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Help with graduation attire. Gingham too informal?

Poll Results: Is gingham too informal for a graduation brunch?

 
  • 11% (3)
    Yes
  • 88% (24)
    No
27 Total Votes  
post #1 of 91
Thread Starter 
467
467

I'll cut right to the chase. Is a purple checkered/gingham dress shirt too informal to wear to a graduation mass and brunch?

I have to wear the same shirt to both as they are back to back events. The brunch is at an upscale banquet hall.

Is gingham more of a casual fabric? BTW this is a high school graduation if that makes a difference.

Also if I do opt for the gingham shirt, what do I wear as pants? Will my charcoal dark grey suit pants be ok?

ALSO, I do not plan on wearing the shirt with my suit jacket, simply the shirt and tie as I believe a full suit would be overly formal in this case


I HAVE INCLUDED PHOTOS OF MY SHIRT AND TIE IN QUESTION AS WELL AS PHOTOS OF THE VENUE TO GIVE YOU AN IDEA OF THE FORMALITY OF THE PLACE. REMEMBER THIS IS FOR THE BRUNCH/MASS NOT THE CEREMONY OR DINNER. PLEASE AVOID ANY COMMENTS REGARDING THE FIT OF THE SHIRT OR HOW POOR OF A KNOT IT IS I WAS LYING DOWN TO GET A PICTURE WITHOUT SHOWING MY FACE.

233165
Edited by CDNstyle740 - 5/27/12 at 5:18pm
post #2 of 91
Wear whatever you want. It's only high school graduation. Besides, you'll be wearing a gown, right?
post #3 of 91
Thread Starter 

This will be for the brunch not the ceremony so in this case a shirt and tie is all that was recommended. I was just doing research and other sites claimed it was a more casual fabric. I want to have a different shirt than everyone else who will be wearing solid shirts most likely, but I don't want to be under dressed or casually dressed either.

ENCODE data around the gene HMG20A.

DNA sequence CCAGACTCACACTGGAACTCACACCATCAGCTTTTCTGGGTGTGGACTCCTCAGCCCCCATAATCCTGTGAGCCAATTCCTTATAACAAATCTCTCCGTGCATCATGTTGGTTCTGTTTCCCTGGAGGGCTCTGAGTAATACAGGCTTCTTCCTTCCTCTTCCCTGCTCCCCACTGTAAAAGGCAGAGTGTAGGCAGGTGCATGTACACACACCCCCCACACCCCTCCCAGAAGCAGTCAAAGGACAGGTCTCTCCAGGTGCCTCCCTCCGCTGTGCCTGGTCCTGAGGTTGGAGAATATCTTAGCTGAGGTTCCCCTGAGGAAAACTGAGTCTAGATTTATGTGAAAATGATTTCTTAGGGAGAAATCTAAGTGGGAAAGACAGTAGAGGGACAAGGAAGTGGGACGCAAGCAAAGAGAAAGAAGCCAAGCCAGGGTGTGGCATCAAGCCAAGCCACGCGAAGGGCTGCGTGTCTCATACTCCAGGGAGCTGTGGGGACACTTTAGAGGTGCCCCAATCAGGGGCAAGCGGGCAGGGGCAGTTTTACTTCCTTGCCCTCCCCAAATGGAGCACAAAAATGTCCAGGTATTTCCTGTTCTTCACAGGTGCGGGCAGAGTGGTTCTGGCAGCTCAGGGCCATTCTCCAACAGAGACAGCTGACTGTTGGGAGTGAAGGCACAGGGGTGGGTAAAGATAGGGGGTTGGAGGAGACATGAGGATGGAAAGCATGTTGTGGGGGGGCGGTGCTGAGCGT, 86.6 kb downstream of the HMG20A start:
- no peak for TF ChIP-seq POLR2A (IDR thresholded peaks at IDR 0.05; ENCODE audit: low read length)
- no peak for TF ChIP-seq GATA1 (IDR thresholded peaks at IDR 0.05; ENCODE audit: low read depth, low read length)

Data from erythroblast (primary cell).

post #4 of 91
You'll be perfectly fine. Personally I would opt for a tie of different colour(s) but this will work conservatively.
Welcome to Styleforum.
post #5 of 91
Thread Starter 

Is there anything in particular you might suggest?

post #6 of 91
Thread Starter 

Also the other thing I needed to know is, would I be wearing my suit pants with this? Or rather some khakis or light pants? My suit pants are a dark charcoal grey.

post #7 of 91
i have to make dinner but will reply in a couple hours.
post #8 of 91

Way too informal. Please reconsider your graduation, especially in light of how upscale the banquet hall will be. Are you sure you deserve this?

post #9 of 91
Thread Starter 
Quote:
Originally Posted by Jackie Treehorn View Post

Way too informal. Please reconsider your graduation, especially in light of how upscale the banquet hall will be. Are you sure you deserve this?

 

Im a bit confused by your response. I take it you feel the shirt is too casual for a graduation, but what do you mean when you say reconsider my graduation? And as for deserving to attend the venue, it was chosen by the Graduation Council as well as the teachers, and at the end of the day I paid my $75 for the event. Could you possibly rephrase your comment, I must say I am confused.

post #10 of 91
Quote:
Originally Posted by JohnBlyskis View Post